Thomas et al (2011) stated that the Edwards SAPIEN aortic bioprosthesis European outcome (SOURCE) registry was designed to assess initial post-commercial clinical TAVI results of the Edwards SAPIEN valve in consecutive patients in Europe. Cohort 1 consists of 1,038 patients enrolled at 32 centers. One-year outcomes were presented. Patients with the TA approach (n = 575) suffered more co-morbidities than TF patients (n = 463) with a significantly higher logistic EuroSCORE (29 % versus 25.8 %; p = 0.007). These groups are different; therefore, outcomes can not be directly compared. Total Kaplan Meier 1-year survival was 76.1 % overall, 72.1 % for TA and 81.1 % for TF patients, and 73.5 % of surviving patients were in NYHA class I or II at 1 year. Combined TA and TF causes of death were cardiac in 25.1 %, non-cardiac in 49.2 %, and unknown in 25.7 %. Pulmonary complications (23.9 %), renal failure (12.5 %), cancer (11.4 %), and stroke (10.2 %) were the most frequent non-cardiac causes of death. Multi-variable analysis identified logistic EuroSCORE, renal disease, liver disease, and smoking as variables with the highest HRs for 1-year mortality whereas carotid artery stenosis, hyperlipidemia, and hypertension were associated with lower mortality. The authors concluded that the SOURCE Registry is the largest consecutively enrolled registry for TAVI procedures. It demonstrated that with new transcatheter aortic techniques excellent 1-year survival in high-risk and inoperable patients is achievable and provides a benchmark against which future TAVI cohorts and devices can be measured.
Kalavrouziotis et al (2011) examined valve hemodynamics and clinical outcomes among patients with a small aortic annulus who underwent TAVI. Between 2007 and 2010, a total of 35 patients (mean age of 79.2 +/- 9.4 years) with severe aortic stenosis and an aortic annulus diameter less than 20 mm (mean of 18.5 +/- 0.9 mm) underwent TAVI with a 23-mm Edwards SAPIEN bioprosthesis. Echocardiographical parameters and clinical outcomes were assessed prior to discharge and at 6, 12, and 24 months. Procedural success was achieved in 34 patients (97.1 %). There was 1 in-hospital death. Peak and mean transaortic gradients decreased from 76.3 +/- 33.0 mm Hg and 45.2 +/- 20.6 mm Hg at baseline to 21.8 +/- 8.4 mm Hg and 11.7 +/- 4.8 mm Hg post-procedure, respectively (both p < 0.0001). Mean indexed effective orifice area (IEOA) increased from 0.35 +/- 0.10 cm(2)/m(2) at baseline to 0.90 +/- 0.18 cm(2)/m(2) post-procedure (p < 0.0001). Severe prosthesis-patient mis-match (IEOA less than 0.65 cm(2)/m(2)) occurred in 2 patients (5.9 %). At a mean follow-up of 14 +/- 11 months, gradients remained low and 30 of the 31 remaining survivors were in NYHA functional class I or II. The authors concluded that in high-risk patients with severe aortic stenosis and a small aortic annulus, TAVI is associated with good post-procedural valve hemodynamics and clinical outcomes. They stated that TAVI may provide a reasonable alternative to conventional AVR in elderly patients with a small aortic annulus.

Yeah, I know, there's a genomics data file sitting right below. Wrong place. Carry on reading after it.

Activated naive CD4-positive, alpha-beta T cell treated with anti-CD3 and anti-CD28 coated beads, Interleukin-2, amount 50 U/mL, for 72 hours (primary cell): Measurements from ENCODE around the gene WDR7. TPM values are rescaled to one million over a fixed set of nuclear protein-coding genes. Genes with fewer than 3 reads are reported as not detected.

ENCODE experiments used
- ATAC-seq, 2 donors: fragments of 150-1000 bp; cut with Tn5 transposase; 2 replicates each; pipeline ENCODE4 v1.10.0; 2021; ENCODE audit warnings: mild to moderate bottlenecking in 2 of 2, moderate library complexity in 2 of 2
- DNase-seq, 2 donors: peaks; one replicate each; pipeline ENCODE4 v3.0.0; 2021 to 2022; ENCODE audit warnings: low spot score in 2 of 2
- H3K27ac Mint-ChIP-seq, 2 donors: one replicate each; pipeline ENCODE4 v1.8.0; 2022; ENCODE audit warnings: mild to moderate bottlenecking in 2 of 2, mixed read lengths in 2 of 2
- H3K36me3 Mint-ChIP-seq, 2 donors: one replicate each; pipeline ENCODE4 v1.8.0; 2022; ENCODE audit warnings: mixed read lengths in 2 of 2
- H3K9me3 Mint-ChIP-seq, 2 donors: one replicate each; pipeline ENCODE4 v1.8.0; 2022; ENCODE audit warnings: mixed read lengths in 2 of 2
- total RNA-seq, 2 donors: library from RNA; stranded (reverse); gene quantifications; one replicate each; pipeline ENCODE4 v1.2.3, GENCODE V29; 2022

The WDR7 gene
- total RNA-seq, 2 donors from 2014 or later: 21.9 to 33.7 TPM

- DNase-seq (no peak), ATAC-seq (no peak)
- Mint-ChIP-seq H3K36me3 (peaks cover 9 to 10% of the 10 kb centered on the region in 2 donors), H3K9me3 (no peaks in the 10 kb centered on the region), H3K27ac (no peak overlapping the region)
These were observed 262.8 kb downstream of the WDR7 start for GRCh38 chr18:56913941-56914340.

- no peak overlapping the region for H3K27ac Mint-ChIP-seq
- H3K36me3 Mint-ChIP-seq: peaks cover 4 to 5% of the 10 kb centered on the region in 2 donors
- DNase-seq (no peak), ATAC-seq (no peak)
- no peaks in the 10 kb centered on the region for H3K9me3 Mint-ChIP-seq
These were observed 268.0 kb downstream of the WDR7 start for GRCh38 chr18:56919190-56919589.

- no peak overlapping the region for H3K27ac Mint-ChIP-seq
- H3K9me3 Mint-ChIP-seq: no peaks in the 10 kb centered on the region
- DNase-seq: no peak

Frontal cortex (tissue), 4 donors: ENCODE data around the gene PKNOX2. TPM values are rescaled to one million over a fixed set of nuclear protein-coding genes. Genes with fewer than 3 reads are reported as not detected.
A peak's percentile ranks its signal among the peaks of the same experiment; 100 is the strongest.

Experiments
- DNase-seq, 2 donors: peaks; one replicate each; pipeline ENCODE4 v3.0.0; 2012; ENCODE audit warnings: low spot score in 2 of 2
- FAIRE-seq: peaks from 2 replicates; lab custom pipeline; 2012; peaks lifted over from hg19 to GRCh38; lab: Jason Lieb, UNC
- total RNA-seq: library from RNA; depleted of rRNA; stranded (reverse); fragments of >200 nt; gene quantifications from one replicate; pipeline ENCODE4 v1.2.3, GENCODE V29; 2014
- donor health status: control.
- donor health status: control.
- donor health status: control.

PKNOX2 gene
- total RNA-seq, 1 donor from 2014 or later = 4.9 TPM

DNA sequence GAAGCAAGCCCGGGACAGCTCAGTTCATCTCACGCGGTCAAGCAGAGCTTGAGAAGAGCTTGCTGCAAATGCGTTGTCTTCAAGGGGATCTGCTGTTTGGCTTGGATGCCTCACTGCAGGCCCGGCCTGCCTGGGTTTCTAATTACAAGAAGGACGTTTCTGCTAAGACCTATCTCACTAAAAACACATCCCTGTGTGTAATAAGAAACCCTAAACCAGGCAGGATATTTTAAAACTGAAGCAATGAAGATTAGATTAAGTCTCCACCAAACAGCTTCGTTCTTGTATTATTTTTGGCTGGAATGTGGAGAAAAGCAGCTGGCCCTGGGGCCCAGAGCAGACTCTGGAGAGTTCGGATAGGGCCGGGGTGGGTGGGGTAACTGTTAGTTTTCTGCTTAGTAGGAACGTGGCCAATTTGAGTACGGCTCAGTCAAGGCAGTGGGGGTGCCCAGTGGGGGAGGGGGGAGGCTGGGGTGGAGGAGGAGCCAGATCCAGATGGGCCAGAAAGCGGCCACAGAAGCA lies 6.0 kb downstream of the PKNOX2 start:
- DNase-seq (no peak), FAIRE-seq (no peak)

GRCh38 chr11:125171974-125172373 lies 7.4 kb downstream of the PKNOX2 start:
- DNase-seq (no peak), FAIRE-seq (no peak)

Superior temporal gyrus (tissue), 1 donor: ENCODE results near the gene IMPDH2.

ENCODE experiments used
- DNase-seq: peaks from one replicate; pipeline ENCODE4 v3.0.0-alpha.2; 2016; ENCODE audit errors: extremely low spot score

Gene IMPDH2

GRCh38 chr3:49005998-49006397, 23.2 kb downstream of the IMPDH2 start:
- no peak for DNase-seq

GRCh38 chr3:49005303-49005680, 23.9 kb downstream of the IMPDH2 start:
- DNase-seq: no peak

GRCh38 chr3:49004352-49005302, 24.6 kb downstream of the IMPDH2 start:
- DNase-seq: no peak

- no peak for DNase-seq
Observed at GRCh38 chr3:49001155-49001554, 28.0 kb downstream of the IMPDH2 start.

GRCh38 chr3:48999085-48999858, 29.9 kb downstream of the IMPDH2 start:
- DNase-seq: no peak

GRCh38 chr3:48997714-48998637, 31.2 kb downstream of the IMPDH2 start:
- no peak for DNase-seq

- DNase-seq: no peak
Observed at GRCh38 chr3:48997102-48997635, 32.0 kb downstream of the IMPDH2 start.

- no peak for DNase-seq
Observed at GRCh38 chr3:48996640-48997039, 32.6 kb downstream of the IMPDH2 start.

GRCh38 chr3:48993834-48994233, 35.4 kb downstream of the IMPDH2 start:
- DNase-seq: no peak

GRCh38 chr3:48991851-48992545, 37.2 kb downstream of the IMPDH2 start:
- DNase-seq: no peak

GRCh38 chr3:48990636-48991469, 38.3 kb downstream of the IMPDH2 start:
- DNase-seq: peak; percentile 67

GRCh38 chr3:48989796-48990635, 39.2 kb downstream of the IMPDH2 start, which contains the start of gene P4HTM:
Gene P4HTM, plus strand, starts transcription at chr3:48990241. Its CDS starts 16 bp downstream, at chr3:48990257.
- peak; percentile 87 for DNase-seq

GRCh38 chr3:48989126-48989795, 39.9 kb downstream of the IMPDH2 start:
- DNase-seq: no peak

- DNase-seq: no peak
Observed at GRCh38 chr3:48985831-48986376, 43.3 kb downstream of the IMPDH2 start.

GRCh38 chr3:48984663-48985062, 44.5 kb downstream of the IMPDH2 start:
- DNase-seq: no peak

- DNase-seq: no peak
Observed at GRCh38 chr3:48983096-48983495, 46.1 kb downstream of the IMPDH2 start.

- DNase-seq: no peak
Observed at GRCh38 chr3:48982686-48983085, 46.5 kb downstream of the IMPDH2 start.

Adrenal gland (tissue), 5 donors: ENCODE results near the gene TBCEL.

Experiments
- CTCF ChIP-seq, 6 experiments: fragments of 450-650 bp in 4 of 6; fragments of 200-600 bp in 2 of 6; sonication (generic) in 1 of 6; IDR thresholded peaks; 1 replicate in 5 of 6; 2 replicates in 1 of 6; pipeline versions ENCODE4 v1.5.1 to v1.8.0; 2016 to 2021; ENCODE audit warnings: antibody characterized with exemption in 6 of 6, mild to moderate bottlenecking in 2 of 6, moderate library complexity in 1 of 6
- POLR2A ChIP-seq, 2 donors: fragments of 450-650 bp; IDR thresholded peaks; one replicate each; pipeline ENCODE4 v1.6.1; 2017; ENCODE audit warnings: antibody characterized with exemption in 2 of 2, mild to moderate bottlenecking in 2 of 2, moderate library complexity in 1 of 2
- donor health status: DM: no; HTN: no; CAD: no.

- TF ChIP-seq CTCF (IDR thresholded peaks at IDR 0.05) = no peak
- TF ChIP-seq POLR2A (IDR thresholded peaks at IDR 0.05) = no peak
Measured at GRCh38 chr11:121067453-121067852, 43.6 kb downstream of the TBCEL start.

Quality-of-life (QOL) is a critical measure of effectiveness of TAVI in patients with severe aortic stenosis. There are studies that showed a marked improvement in QOL in patients who underwent TAVI. Ussia et al (2011) evaluated 1 year changes in QOL in patients who underwent TAVI. A total of 149 consecutive patients underwent TAVI using the 18 Fr CoreValve (Medtronic Inc, Minneapolis, MN) or the Edwards Sapien XT heart valve (Edwards Lifescience, Irvine, CA). Of these, 143 patients with successful prosthesis implantation comprised the study population. The shorter SF-12 version 2 (SF-12v2) Health-Survey questionnaire provides scales for physical (physical component summary [PCS]) and mental (mental component summary [MCS]) health. Among patients included in the present analysis, device success was obtained in 138 patients (96.5 %). Mean pre-procedural SF-12v2 scores showed an important upgrading after TAVI: PCS improved from 28.3 to 44.0 at 5 months and 42.4 at 12 months (p < 0.001); MCS increased from 38.0 to 47.3 at 5 months and 48.2 at 12 months (p < 0.001). Both the physical and mental score summaries at follow-up of these post-TAVI patients were not significantly different from the anticipated thresholds of the general Italian population over the age of 75 years. New York Heart Association functional class improvement was reported in all patients. The authors concluded that these findings showed a marked mid-term improvement in functional status as well as physical and mental health in patients who underwent TAVI.
Georgiadou et al (2011) assessed changes in QOL along with functional status and late survival after TAVI. A total of 36 consecutive patients (80.5 +/- 5.9 years, 21 men and 15 women) with a logistic Euroscore of 29.7 +/- 13.7 underwent TAVI using the 18-Fr CoreValve prosthesis. Aortic valve prosthesis was inserted retrograde using a femoral or a subclavian arterial approach. QOL was evaluated by administering the Short Form 36 (SF-36) tool and SF-12v2 questionnaires before and 1 year after TAVI. Transcatheter aortic valve implantation was successfully performed in all patients. The estimated 1-year overall survival rate using Kaplan-Meier method was 68 %. One-year follow-up also showed a marked improvement in echocardiographic parameters (peak gradient 76.2 +/- 26.1 versus 15.4 +/- 7.8 mm Hg, p < 0.001; aortic valve area 0.7 +/- 0.1 versus 2.6 +/- 2.7 cm(2), p < 0.001) with a significant change in NYHA functional class (3 +/- 0.7 versus 1.2 +/- 0.4, p < 0.001). Both pre-procedural summary SF-36 and SF-12v12 physical and mental scores showed a significant improvement 1 year after TAVI (21.6 versus 46.7, p < 0.001; 42.9 versus 55.2, p < 0.001; 22 versus 48.9, p < 0.001; 43.3 versus 52.2, p < 0.001, respectively). The authors concluded that these findings showed a marked 1-year clinical benefit in functional status as well as physical and mental health in patients who underwent TAVI.